Matt:

Yeah. And then that remains exciting until whatever that solution was no longer works. And then like the floor falls out from underneath you. And then you have to figure out a new solution to the new problem. And then you just kind of keep going. But that really is it, right?

I mean, the core crux of businesses is, first of all, finding a problem that other people are having and how your product or service can be a solution to other people’s problems. That’s the first part of any business. Delivering something of value.

So for us, it was like, “Okay, the problem people are having is they think that they can only buy real estate in their local market. And if they live in an expensive market, like you do, Debbie, in New York City, that’s not going to be a very high return, high cashflow investment for them. So that’s a problem.

Number two, people don’t like trying to rehab and renovate properties because that’s annoying, very difficult, very costly, and very high risk. And number three, people don’t like being landlords for properties because that’s really challenging: getting calls from the tenants in the middle of the night when the toilet doesn’t work or this kind of stuff.

And so these are all the things that people find challenging about real estate. How can we remove all of that for people? How can we let people buy in the best markets regardless of where they live? Make sure that they don’t have to be the rehabbers or make sure that they don’t have to be the landlords.

So if we remove all of those problems that people are having and we let them buy a performing, cash-flowing property that’s already renovated, already cash flowing, and already tenanted and already being managed professionally by somebody else. Well, now we have a value proposition, right?

So the first part of the business is solving your customer’s problem. And then the ongoing number of business problems that will continue to be following you. And as long as you continue to solve them, you will continue to stay in business and continue to thrive.

Debbie:

Yeah. And I find it really exciting too that the more problems and issues we solve, the more money you make. Because you can monetize all of those things as you have, Matt. You’ve solved this issue, you made it easier for people, and now you’re able to have a thriving business from it which is incredible.

Matt:

Yeah. 100%.

Debbie:

So how did you figure out the right systems when you first started your business? Because this isn’t where you started. Did you have a mentor or did you learn as you go?

Matt:

So I largely learned by myself before I started the business. So I had been investing in rental properties, as I mentioned in different markets. I’ve been reading everything I could read about it, learning about it through doing, and then I partnered with other people that had different experiences than mine, right?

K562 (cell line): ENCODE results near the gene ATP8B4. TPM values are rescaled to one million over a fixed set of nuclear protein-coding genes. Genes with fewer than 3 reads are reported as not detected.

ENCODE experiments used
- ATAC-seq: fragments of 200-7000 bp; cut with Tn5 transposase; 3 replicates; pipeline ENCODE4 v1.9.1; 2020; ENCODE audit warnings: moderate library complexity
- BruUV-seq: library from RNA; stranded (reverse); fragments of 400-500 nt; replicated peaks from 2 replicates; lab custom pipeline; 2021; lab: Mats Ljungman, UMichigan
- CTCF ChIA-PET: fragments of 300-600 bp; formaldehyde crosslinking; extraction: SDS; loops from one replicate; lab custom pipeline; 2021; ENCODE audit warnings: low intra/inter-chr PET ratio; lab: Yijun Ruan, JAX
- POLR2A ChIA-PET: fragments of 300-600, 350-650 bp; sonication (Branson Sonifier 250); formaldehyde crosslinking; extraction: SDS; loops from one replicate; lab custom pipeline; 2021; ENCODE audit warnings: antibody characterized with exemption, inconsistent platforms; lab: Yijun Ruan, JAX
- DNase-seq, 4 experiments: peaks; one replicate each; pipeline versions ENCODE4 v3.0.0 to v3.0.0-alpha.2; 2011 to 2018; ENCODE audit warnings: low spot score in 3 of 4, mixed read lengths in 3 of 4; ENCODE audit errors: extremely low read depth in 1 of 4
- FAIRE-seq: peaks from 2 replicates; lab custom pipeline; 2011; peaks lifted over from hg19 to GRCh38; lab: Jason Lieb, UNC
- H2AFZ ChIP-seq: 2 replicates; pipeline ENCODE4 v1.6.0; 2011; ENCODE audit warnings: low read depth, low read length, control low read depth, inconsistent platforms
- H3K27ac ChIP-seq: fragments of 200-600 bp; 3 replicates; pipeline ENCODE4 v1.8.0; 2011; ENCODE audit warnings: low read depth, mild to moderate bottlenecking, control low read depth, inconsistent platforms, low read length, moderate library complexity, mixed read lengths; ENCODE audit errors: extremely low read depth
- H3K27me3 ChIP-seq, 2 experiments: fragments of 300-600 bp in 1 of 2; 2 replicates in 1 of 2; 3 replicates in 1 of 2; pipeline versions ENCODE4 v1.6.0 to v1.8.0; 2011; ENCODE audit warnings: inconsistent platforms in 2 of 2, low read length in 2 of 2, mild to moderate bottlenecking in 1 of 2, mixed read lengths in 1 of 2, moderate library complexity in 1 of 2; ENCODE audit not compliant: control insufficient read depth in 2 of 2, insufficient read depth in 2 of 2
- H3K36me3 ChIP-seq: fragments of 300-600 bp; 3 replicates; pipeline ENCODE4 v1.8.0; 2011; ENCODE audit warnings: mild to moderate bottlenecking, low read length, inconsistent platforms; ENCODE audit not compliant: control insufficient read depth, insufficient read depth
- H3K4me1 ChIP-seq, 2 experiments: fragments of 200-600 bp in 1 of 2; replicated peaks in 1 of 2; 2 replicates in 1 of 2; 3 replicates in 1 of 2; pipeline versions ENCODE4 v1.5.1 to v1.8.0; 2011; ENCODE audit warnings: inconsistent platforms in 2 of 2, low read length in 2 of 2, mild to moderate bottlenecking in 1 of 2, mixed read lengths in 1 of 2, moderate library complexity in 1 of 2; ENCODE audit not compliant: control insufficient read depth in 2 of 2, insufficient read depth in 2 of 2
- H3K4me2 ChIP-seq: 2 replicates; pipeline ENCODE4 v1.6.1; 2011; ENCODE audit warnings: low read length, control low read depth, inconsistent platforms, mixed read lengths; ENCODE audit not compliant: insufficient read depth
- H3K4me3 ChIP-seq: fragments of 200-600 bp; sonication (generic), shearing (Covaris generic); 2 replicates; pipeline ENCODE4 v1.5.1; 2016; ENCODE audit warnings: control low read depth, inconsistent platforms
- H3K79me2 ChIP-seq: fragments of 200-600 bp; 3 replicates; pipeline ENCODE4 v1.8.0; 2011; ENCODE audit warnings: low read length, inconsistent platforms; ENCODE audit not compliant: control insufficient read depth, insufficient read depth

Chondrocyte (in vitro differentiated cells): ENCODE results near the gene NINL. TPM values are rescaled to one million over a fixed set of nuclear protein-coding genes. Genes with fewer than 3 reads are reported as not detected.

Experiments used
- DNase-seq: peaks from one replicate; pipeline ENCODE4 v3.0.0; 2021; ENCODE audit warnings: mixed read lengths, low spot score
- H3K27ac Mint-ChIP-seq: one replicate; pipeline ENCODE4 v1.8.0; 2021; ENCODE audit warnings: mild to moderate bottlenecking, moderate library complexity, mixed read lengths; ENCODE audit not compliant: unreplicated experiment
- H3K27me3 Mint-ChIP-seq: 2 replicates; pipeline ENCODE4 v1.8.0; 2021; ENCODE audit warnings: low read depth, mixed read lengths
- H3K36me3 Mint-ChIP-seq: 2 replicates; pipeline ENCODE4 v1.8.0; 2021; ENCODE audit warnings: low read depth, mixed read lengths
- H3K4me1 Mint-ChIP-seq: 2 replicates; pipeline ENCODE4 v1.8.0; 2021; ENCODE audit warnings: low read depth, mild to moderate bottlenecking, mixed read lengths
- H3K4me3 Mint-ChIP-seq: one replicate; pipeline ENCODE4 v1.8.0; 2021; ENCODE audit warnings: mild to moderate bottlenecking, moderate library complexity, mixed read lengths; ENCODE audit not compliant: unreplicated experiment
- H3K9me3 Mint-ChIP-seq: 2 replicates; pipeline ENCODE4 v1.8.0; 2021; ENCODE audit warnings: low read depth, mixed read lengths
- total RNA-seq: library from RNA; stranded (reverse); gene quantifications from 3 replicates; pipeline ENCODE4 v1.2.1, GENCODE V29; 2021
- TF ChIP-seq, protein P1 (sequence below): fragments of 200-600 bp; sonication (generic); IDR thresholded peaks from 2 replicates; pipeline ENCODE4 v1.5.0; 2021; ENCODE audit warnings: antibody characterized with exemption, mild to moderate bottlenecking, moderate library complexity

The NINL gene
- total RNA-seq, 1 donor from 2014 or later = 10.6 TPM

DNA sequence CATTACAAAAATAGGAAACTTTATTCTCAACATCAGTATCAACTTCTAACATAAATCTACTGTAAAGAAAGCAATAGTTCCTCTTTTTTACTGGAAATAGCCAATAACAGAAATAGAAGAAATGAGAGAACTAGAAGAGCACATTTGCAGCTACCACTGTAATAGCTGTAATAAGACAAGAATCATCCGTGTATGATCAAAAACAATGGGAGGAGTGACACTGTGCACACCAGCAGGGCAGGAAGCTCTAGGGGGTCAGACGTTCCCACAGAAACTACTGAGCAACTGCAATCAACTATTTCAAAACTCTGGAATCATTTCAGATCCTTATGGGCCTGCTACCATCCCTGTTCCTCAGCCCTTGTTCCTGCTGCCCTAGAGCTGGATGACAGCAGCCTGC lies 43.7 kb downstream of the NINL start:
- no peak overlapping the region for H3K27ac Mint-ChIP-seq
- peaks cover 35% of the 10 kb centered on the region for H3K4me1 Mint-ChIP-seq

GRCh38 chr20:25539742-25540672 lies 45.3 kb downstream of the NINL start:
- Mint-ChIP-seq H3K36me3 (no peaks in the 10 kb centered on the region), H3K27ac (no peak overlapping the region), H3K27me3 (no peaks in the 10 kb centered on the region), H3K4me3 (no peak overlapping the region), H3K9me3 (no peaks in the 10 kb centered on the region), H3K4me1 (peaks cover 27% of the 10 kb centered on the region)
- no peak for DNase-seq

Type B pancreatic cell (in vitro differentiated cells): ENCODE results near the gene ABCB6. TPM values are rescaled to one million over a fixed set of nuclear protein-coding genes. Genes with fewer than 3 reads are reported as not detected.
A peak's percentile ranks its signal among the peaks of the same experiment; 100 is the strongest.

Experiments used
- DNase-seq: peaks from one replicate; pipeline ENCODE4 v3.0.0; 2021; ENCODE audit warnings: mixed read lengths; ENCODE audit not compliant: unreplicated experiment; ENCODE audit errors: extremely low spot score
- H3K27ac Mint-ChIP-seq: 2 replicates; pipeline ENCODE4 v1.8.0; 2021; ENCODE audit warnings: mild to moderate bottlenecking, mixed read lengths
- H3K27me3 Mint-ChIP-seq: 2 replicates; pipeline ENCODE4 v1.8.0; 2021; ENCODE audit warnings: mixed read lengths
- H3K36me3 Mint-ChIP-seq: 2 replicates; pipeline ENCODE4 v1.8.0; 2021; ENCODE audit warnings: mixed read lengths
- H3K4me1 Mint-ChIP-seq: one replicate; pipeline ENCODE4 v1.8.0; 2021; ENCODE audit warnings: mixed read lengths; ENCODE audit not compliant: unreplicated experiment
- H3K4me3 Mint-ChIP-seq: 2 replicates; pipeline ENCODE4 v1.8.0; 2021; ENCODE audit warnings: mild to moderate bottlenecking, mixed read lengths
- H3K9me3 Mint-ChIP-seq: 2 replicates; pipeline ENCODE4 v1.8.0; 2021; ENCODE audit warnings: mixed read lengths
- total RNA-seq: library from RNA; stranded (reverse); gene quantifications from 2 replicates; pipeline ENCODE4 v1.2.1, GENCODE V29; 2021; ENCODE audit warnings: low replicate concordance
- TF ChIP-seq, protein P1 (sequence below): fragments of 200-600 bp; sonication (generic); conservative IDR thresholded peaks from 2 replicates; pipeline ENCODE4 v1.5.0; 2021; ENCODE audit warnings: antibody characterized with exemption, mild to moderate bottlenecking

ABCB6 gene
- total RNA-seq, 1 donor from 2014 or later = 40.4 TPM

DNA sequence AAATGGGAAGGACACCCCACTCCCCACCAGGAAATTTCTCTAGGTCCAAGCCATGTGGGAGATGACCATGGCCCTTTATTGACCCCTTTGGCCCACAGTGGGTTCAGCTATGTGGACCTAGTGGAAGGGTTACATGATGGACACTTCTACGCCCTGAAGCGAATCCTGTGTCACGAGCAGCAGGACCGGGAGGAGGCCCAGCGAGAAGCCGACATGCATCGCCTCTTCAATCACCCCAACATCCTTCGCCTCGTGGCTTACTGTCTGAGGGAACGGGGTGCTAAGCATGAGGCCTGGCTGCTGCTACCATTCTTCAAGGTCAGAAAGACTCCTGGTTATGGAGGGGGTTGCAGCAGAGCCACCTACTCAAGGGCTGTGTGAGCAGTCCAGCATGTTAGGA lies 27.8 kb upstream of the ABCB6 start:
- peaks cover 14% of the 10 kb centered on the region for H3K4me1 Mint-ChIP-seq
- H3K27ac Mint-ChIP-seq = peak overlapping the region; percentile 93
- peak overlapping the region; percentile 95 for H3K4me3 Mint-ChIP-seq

So one of my business partners was on the real estate sales side. He was a real estate agent and a very successful real estate agent who had been selling investment properties. So he was actually on the sales side and actually had that experience and was able to be our corporate broker so that we could actually have a brokerage.

So I recruited business partners that had experiences that I did not have. And then I knew pretty clearly what my experiences were and what my skill sets were that I could bring to the table. And then I recruited two business partners that had complementary skillsets for all the stuff that I either didn’t know or wasn’t good at.

Debbie:

How do you choose the right people to partner with even though you know that they have the skill sets that you want? Especially if you don’t know them yet, how do you know that they’re the right people for you to go into this business?

And because it may be just me, the New Yorker and jaded be like, “Matt, how do you do this and make sure that it’s a win-win for everyone?

Matt:

Debbie, that’s a super good question. And I’ll be honest with you, I watch other business partnerships fail all the time because people pick the wrong business partners. I mean, that is a really, really important choice, or a lot of people would just go into business by themselves and don’t have a partner for that reason, I suppose.

But for me, I knew both of my business partners very well. So my business partner, Valerie, was my best friend since graduate school. And we had done all kinds of stuff together. We had done political activism together. We’d done international travel together. We had done all sorts of things. I knew her extremely well. We had worked on all sorts of team projects together.

I knew exactly what her skillset was. She knew what mine was. We knew how we worked together, what our synergies were. We had been basically stress-tested in high-intensity environments and stuff like that. So I knew exactly what she would be able to bring to the table.

And then my other business partner, Mark, actually sold me a number of my rental properties. So I actually saw from the customer side what the experience was like working with him as a real estate salesperson and all of the experience that he brought from that end of it.

I knew these people, I had extended experience with these people and I was able to really carefully select them based upon my personal relationships as well as the skillset assessment of them.

Debbie:

I think that’s a really great idea to do, like you said, stress testing someone especially before you get into a bigger partnership because it can really affect a friendship. I think a lot of people are misled by, “Okay, we’re friends, we get along”, but it’s totally different when it’s a business relationship and it gets really complicated.